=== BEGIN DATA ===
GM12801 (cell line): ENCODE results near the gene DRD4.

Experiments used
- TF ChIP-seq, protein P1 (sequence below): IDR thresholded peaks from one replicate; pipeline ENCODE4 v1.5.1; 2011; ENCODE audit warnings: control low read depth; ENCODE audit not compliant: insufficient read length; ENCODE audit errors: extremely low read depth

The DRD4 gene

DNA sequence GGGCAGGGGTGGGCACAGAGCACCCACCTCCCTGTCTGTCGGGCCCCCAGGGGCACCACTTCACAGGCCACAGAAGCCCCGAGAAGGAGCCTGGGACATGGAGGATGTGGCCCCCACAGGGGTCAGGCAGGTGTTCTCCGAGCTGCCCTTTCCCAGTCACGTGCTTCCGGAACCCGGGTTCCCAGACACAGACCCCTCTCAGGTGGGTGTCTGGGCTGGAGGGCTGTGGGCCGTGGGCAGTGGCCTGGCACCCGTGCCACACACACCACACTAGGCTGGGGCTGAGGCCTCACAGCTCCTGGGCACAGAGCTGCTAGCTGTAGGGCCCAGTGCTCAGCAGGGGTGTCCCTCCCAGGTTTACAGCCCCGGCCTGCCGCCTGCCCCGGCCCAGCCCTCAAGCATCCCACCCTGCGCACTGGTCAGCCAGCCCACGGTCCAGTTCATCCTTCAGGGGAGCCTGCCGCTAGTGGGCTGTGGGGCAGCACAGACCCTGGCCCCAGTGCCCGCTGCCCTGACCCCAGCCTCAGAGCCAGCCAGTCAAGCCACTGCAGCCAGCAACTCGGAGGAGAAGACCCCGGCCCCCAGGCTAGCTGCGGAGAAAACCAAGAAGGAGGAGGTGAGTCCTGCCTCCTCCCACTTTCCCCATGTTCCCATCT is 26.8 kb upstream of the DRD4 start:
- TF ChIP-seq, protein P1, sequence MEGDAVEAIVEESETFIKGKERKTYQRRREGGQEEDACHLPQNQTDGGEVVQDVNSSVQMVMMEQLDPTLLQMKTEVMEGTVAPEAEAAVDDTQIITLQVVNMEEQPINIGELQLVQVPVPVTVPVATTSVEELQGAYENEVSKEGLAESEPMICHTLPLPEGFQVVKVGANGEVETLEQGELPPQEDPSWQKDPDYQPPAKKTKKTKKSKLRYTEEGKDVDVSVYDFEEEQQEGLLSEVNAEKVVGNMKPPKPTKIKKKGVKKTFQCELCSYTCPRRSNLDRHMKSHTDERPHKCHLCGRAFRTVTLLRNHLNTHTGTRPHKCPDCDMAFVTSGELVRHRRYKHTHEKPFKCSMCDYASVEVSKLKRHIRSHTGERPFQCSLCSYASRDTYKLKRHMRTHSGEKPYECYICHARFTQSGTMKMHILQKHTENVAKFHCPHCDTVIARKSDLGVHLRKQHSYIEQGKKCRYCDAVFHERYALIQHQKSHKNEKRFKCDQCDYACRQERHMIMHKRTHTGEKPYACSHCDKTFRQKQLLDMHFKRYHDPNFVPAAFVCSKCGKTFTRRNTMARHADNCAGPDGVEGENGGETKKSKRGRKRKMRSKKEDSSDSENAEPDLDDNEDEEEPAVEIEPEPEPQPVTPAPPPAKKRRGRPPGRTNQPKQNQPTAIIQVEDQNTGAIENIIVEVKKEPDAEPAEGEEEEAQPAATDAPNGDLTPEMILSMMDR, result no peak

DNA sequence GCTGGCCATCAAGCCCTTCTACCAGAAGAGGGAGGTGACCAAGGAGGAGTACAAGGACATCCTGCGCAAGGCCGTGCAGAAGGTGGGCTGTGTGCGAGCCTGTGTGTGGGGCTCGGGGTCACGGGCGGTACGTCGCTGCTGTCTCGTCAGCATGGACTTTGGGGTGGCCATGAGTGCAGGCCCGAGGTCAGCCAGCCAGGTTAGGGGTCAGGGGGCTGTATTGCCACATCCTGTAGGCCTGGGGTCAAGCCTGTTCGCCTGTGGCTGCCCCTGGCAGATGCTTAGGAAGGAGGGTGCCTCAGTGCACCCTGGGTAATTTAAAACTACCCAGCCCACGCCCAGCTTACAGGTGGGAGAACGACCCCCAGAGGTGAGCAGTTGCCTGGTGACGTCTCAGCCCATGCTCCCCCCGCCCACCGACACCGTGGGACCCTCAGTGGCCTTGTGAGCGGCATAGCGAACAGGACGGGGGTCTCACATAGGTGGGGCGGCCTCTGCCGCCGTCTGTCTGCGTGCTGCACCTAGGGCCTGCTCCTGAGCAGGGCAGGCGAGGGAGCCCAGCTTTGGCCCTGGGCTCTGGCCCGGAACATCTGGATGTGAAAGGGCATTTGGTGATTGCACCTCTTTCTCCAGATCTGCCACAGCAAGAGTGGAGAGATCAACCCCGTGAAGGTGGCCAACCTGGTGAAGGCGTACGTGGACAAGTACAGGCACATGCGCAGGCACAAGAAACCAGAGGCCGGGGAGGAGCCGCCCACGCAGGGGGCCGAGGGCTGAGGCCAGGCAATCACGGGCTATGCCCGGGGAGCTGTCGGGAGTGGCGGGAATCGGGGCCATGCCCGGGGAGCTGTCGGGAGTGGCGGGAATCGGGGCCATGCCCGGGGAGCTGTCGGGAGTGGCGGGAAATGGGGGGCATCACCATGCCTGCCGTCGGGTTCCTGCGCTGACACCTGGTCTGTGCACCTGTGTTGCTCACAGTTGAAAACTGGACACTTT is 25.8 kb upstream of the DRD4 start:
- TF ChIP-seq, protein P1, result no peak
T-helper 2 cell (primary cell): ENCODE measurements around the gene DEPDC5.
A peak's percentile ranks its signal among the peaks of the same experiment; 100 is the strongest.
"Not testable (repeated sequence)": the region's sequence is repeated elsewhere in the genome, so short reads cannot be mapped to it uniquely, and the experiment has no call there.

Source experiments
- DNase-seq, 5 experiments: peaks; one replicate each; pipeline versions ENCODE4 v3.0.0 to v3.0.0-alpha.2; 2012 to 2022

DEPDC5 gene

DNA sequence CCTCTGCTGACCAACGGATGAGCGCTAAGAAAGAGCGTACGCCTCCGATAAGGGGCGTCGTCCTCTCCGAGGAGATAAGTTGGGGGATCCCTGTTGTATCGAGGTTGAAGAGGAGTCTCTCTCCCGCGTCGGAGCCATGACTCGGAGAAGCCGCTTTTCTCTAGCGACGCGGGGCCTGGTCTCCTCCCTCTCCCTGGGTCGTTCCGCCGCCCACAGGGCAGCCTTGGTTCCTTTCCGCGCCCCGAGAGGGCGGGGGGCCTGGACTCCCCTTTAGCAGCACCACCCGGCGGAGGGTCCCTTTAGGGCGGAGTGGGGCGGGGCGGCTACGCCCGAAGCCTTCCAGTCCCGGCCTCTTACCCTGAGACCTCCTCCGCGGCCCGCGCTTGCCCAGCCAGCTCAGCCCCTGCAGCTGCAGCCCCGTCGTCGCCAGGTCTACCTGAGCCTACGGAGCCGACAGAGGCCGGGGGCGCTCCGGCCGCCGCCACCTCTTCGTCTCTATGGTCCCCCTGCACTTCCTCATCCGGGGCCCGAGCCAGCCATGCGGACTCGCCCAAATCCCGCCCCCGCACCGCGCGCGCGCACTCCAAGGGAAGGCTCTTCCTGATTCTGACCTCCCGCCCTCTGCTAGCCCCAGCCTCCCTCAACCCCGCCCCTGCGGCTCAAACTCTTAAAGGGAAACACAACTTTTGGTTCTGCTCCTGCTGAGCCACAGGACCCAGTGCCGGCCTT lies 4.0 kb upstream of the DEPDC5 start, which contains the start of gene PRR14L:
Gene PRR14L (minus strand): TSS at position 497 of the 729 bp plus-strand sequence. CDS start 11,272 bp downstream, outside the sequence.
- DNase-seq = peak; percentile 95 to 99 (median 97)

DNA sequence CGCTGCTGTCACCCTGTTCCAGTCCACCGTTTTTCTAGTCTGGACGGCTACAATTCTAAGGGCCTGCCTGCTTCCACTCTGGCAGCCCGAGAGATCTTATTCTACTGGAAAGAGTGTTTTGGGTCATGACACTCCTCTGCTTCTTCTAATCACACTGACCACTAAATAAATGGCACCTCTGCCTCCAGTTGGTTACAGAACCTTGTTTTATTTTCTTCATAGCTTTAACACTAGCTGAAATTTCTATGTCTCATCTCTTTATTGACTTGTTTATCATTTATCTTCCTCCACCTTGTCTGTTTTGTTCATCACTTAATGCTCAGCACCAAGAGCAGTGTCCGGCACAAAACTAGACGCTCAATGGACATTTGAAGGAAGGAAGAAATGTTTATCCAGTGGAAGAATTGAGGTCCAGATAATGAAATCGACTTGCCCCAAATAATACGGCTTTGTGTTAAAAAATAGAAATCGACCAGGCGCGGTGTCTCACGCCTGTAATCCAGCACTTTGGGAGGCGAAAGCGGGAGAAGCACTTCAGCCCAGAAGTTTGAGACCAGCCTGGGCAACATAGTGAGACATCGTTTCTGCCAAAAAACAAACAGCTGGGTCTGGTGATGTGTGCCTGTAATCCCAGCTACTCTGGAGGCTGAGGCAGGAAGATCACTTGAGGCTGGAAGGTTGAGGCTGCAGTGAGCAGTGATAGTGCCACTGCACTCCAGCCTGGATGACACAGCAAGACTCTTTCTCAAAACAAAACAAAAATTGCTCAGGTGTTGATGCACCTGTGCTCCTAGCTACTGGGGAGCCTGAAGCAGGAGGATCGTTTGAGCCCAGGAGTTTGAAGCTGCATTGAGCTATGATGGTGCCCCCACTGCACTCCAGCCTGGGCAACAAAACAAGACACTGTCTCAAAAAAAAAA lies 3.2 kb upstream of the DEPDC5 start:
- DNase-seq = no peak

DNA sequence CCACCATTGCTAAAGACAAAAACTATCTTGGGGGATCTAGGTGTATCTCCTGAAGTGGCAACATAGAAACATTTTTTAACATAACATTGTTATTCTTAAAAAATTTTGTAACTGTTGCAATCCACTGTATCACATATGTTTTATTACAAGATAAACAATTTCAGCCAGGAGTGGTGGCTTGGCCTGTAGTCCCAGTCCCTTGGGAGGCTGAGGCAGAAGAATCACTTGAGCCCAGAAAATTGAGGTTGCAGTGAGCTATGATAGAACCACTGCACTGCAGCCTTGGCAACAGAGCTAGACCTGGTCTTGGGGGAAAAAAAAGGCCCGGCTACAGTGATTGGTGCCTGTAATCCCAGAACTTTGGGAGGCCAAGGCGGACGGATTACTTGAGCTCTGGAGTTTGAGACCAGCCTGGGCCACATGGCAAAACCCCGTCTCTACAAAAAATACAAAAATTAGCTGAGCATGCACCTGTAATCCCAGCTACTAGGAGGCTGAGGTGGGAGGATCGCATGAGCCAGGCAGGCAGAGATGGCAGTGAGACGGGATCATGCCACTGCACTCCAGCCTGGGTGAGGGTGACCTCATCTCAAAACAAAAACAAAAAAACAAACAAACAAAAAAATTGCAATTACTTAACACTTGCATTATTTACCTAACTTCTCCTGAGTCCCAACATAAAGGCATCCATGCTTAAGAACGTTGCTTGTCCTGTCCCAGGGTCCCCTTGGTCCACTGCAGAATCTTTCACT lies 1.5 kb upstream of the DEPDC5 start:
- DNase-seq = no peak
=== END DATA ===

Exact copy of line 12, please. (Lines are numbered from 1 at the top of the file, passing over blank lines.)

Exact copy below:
Source experiments